I shouldn’t take investor money and I shouldn’t have a team because I have a job to pay their bills, too. But I actually find open-source to be incredibly beneficial. For me, it’s about delivering value to the customer. If you pay me $5, I ought to make you feel $50 worth of value. The same software you would buy from a proprietary vendor, why would—if I’m a customer, same software equal in functionality, if its proprietary, I would actually prefer open-source and pay even more.
But why are, really, customers paying me now and what’s our view on open-source? I’m actually the free software guy. Free software and open-source are actually not exactly equal, right? We are the purest of the open-source community and we have strong views on what open-source means, right. That’s why we call it free software. And free here means freedom, right? Free does not mean gratis, that free of cost. It’s actually about freedom and I deeply care about it.
For me it’s a philosophy and it’s a way of life. That’s why I don’t believe in open core and other models that holding—giving crippleware is not open-source, right? I give you some freedom but not all, right, like, it’s it breaks the spirit. So, MinIO is a hundred percent open-source, but it’s open-source for the open-source community. We did not take some community-developed code and then added commercial support on top.
We built the product, we believed in open-source, we still believe and we will always believe. Because of that, we open-sourced our work. And it’s open-source for the open-source community. And as you build applications that—like the AGPL license on the derivative works, they have to be compatible with AGPL because we are the creator. If you cannot open-source, you open-source your application derivative works, you can buy a commercial license from us. We are the creator, we can give you a dual license. That’s how the business model works.
That way, the open-source community completely benefits. And it’s about the software freedom. There are customers, for them, open-source is good thing and they want to pay because it’s open-source. There are some customers that they want to pay because they can’t open-source their application and derivative works, so they pay. It’s a happy medium; that way I actually find open-source to be incredibly beneficial.
Open-source gave us that trust, like, more than adoption rate. It’s not like free to download and use. More than that, the customers that matter, the community that matters because they can see the code and they can see everything we did, it’s not because I said so, marketing and sales, you believe them, whatever they say. You download the product, experience it and fall in love with it, and then when it becomes an important part of your business, that’s when they engage with us because they talk about license compatibility and data loss or a data breach, all that becomes important. Open-source isn’t—I don’t see that to be conflicting for business. It actually is incredibly helpful. And customers see that value in the end.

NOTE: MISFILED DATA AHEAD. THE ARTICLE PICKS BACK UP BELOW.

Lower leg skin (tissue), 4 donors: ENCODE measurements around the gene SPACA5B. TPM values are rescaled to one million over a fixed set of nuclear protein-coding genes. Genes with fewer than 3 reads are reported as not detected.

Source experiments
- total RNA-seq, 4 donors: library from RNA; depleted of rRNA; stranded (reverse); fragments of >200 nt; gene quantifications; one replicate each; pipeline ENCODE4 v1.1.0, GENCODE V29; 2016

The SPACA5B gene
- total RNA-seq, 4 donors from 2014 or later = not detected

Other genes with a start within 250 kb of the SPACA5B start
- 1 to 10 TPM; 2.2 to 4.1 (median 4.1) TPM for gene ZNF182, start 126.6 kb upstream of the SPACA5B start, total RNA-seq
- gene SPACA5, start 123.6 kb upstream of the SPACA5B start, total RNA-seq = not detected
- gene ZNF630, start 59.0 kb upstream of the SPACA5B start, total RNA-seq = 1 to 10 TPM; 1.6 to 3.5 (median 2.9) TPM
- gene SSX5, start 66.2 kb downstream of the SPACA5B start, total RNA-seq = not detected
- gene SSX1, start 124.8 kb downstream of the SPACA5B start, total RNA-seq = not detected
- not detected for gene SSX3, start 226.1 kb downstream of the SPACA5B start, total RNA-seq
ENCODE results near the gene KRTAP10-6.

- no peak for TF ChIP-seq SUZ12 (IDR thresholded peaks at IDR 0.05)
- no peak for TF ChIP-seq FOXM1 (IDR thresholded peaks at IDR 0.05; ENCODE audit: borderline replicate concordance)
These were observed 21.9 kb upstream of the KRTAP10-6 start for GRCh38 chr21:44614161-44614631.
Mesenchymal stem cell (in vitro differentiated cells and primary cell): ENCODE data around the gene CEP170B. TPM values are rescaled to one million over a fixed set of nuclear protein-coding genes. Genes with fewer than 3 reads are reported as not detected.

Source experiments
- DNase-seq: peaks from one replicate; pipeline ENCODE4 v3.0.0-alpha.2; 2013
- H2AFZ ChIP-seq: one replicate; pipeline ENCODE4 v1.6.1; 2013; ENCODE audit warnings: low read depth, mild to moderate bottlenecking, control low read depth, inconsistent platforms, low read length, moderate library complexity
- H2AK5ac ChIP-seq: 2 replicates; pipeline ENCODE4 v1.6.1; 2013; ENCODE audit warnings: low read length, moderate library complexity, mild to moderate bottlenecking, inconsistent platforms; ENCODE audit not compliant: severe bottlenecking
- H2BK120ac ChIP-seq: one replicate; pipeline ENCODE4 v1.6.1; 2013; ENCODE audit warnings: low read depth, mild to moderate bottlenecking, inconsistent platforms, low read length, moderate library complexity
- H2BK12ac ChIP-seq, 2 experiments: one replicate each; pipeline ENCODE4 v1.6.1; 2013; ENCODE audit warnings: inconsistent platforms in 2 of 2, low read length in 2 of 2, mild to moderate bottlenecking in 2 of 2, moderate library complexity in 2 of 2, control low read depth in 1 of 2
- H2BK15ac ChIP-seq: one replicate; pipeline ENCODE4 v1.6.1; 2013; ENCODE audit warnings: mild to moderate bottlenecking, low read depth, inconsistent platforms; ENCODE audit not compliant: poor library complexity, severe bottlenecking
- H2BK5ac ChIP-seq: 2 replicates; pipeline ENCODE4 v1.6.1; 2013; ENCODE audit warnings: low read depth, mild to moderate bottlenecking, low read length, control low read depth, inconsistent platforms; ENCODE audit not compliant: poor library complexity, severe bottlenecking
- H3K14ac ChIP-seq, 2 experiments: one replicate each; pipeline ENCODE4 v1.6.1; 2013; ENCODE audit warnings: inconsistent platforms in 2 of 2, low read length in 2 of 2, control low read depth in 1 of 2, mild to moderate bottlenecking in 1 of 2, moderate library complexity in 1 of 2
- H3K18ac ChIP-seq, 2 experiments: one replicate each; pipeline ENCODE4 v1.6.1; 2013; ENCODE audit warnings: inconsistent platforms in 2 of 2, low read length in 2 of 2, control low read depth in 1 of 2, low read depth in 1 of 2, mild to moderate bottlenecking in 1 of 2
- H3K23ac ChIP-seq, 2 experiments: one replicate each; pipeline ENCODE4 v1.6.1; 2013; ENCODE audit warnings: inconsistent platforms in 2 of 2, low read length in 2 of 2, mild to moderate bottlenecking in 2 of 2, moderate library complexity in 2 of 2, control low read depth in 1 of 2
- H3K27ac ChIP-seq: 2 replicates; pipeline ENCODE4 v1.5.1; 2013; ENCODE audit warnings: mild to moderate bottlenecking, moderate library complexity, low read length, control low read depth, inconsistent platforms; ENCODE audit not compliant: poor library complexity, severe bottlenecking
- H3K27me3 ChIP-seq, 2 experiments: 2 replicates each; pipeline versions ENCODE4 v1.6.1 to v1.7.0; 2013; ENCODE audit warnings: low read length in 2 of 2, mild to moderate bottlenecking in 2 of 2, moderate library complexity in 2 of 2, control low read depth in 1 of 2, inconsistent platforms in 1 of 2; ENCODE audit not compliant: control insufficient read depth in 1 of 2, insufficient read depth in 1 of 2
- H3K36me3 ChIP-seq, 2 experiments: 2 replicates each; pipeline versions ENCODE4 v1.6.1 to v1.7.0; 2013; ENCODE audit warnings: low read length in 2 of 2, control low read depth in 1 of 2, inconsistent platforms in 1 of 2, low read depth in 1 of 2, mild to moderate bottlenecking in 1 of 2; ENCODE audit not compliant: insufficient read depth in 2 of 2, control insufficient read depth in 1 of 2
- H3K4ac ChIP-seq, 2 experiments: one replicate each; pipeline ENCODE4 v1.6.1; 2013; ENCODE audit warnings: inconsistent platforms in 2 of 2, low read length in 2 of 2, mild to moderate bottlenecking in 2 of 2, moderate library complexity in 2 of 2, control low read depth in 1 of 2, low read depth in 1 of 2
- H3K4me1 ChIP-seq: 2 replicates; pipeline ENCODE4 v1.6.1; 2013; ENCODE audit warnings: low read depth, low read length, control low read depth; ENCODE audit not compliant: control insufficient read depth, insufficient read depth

Corey: I really want to thank you for being so generous with your time. If people want to learn more, where should they go?
AB: I was on Twitter and now I think I’m spending more time on, maybe, LinkedIn. I think if they—they can send me a request and then we can chat. And I’m always, like, spending time with other entrepreneurs, architects, and engineers, sharing what I learned, what I know, and learning from them. There is also a [community open channel 00:37:04]. And just send me a mail at [email protected] and I’m always interested in talking to our user base.
Corey: And we will, of course, put links to that in the [show notes 00:37:12]. Thank you so much for your time. I appreciate it.
AB: It’s wonderful to be here.
Corey: AB Periasamy, CEO and co-founder of MinIO. I’m Cloud Economist Corey Quinn and this has been a promoted guest episode of Screaming in the Cloud. If you’ve enjoyed this podcast, please leave a five-star review on your podcast platform of choice, whereas if you’ve hated this podcast, please leave a five-star review on your podcast platform of choice that presumably will also include an angry, loud comment that we can access from anywhere because of shared APIs.